Michael Fassbender Does His Best Clint Eastwood in Slow West

Photo: Sundance

We originally reviewed Slow West when it premiered at Sundance in January. This piece has been updated upon the film's official wide release.

As a cigarillo-chomping, preternaturally cool bounty-hunter helping a young Scots boy navigate the American frontier, Michael Fassbender does a pretty mean Clint Eastwood. Slow West, written and directed by musician turned director John Maclean (formerly of the Beta Band), is no ordinary Western, though Fassbender's Silas Selleck does seem at times like he’s wandered out of our collective dreams of the genre; he’s as much a comment as he is a stand-alone character.

Veering between the iconic and the bizarre, Slow West, which won the coveted World Cinema Dramatic Jury Prize at this year’s Sundance Film Festival, is an absurdist, episodic road movie; it owes more to surreal art films like Jim Jarmusch's Dead Man than it does to surrogate father Westerns like Death Rides a Horse or The Searchers. Kodi Smit-McPhee plays Jay Cavendish, a young, inexperienced Scots aristocrat in 1870s Colorado pursuing the girl he loves, Rose (Caren Pistorius), who has fled to America with her father. Jay hooks up with Silas during a rather brutal run-in with some soldiers. (The violence in this film is always jarringly, even comically, sudden.) Little does Jay know, however, that Rose and her father have bounties on their heads, and that Silas is helping him in an effort to get to them first — ahead of all the other bounty hunters in hot pursuit. Silas actually narrates the film, and he confesses his secret plan to us early on, but there’s still a hint of tenderness in his voice when he talks about Jay. We suspect that this stone killer may yet come around to the side of the just and the good.

That’s a pretty good setup, but Slow West isn't really a movie about bounty hunters. Rather, it's an absurdist, melancholy coming-of-age tale that jumps from odd comedy to striking violence to stirring reflection. There’s a grisly, goofy, ping-ponging general-store shootout that recalls the doughnut-shop scene in Boogie Nights. There’s a dreamlike, absinthe-fueled reverie about gunfighter mythology and Western folk tales. There’s a weird digression into Native American anthropology. Ben Mendehlson shows up looking like he wandered in off the set of The Great Silence. The film’s collage of impulses and influences doesn’t always work. The jarring mix of tones may be intentional, but there's a preciousness to many of the film's more odd passages — a kind of eagerness to disrupt that often feels calculated, even cheap. (Contrast that with Dead Man, whose visionary weirdness all felt of a piece.)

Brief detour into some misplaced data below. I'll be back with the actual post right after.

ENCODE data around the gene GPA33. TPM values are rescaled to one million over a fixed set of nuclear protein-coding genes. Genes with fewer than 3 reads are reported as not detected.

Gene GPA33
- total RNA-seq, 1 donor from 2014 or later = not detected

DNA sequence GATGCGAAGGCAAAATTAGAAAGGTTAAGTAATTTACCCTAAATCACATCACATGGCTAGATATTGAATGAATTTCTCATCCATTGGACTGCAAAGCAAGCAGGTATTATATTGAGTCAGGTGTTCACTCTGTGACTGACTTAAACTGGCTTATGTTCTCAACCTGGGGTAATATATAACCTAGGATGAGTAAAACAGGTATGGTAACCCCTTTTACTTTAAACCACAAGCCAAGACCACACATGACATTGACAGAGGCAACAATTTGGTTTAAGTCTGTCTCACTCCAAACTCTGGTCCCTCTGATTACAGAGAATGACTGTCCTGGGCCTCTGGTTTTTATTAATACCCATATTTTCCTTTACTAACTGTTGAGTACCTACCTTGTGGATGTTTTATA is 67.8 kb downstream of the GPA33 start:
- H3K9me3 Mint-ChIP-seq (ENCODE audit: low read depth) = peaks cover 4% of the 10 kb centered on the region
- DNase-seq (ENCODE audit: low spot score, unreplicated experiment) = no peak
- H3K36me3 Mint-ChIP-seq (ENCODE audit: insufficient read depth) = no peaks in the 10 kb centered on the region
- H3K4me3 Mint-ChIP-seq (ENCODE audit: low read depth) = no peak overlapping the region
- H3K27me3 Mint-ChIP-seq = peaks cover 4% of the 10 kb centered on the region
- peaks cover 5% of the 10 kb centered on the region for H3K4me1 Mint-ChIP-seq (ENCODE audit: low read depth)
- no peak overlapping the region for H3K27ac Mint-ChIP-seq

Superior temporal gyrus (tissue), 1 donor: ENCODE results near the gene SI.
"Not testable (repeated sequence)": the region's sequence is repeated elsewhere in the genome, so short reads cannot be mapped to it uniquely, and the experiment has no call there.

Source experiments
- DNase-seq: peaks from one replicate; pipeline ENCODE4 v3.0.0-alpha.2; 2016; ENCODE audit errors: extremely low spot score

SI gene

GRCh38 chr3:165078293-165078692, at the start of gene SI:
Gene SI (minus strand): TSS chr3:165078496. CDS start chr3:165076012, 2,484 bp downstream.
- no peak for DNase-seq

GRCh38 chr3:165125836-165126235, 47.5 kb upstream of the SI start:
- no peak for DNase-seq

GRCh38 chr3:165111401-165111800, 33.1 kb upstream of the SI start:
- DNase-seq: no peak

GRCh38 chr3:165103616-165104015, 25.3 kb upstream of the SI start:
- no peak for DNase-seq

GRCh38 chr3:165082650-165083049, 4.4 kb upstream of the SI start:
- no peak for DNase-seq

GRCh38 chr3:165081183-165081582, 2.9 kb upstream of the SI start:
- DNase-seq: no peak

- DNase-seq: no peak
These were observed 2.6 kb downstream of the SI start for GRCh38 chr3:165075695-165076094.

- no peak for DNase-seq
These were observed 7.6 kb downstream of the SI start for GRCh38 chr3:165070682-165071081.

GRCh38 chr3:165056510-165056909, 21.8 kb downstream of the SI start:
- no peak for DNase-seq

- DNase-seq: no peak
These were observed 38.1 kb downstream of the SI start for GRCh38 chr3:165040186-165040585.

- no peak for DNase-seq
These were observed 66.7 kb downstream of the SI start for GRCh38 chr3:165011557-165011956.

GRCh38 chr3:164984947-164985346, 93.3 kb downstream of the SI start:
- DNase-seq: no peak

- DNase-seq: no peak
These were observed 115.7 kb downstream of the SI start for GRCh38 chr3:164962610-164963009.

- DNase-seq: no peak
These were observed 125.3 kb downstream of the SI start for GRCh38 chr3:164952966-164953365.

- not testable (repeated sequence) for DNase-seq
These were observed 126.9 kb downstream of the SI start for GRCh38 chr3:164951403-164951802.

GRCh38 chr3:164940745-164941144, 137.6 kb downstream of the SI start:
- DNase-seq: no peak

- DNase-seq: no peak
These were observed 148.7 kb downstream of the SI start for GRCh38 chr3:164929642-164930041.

But if Slow West never quite settles on a tone to call its own, it does still offer many pleasures. For starters, it’s beautifully shot. The New Zealand locations give the landscape a slightly off-kilter quality: The film looks like a Western, but something seems slightly off, which is a good way to describe it thematically as well. More important, Fassbender and Smit-McPhee are excellent. The boy's outward bewilderment and unpreparedness play off well against the cowboy’s ragged, stone-faced charisma. But the boy's idealism — the single-mindedness with which he pursues his romantic north star, and his dreams of domesticity — also rubs off on the older man. Watching the two of them, you begin to wonder which one is doing more growing up. And a climactic gunfight, in which all of the film's disparate elements and characters come together in an orgy of brutal, slapstick, sudden violence, is fantastically unpredictable. Slow West is kind of a mess, but there’s too much good stuff here to ignore.